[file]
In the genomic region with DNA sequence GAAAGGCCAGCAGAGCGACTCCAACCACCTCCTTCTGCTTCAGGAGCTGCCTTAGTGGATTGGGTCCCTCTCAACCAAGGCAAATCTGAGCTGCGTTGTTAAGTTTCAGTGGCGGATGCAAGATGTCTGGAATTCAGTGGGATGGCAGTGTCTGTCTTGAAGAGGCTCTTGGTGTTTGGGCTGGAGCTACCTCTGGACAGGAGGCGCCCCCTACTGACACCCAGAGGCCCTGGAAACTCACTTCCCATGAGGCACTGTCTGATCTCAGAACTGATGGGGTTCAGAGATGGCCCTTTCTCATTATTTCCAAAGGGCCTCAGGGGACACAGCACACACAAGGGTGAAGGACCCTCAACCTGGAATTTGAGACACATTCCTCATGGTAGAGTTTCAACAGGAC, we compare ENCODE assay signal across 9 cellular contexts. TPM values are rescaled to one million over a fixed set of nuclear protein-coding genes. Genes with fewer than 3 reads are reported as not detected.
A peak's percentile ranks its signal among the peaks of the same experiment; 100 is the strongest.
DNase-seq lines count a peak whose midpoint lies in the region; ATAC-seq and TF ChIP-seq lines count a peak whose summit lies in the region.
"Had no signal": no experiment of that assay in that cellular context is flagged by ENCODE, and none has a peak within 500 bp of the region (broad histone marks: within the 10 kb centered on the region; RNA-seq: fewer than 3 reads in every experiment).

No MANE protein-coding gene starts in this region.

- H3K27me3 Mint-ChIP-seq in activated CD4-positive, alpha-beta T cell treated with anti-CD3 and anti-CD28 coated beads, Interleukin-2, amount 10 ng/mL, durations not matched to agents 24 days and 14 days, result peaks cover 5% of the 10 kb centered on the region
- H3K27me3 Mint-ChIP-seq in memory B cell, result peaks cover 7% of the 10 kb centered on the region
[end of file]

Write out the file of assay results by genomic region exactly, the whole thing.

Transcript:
In the genomic region with DNA sequence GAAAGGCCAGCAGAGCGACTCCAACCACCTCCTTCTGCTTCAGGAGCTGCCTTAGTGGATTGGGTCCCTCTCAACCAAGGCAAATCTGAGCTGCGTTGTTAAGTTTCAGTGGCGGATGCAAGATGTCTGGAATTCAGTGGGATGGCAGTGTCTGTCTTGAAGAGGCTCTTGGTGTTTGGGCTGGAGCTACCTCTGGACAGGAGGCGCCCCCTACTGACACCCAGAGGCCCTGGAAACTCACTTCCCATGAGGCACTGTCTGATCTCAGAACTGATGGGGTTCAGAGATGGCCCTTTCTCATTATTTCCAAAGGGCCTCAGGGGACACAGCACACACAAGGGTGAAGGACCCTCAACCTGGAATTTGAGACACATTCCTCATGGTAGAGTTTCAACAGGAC, we compare ENCODE assay signal across 9 cellular contexts. TPM values are rescaled to one million over a fixed set of nuclear protein-coding genes. Genes with fewer than 3 reads are reported as not detected.
A peak's percentile ranks its signal among the peaks of the same experiment; 100 is the strongest.
DNase-seq lines count a peak whose midpoint lies in the region; ATAC-seq and TF ChIP-seq lines count a peak whose summit lies in the region.
"Had no signal": no experiment of that assay in that cellular context is flagged by ENCODE, and none has a peak within 500 bp of the region (broad histone marks: within the 10 kb centered on the region; RNA-seq: fewer than 3 reads in every experiment).

No MANE protein-coding gene starts in this region.

- H3K27me3 Mint-ChIP-seq in activated CD4-positive, alpha-beta T cell treated with anti-CD3 and anti-CD28 coated beads, Interleukin-2, amount 10 ng/mL, durations not matched to agents 24 days and 14 days, result peaks cover 5% of the 10 kb centered on the region
- H3K27me3 Mint-ChIP-seq in memory B cell, result peaks cover 7% of the 10 kb centered on the region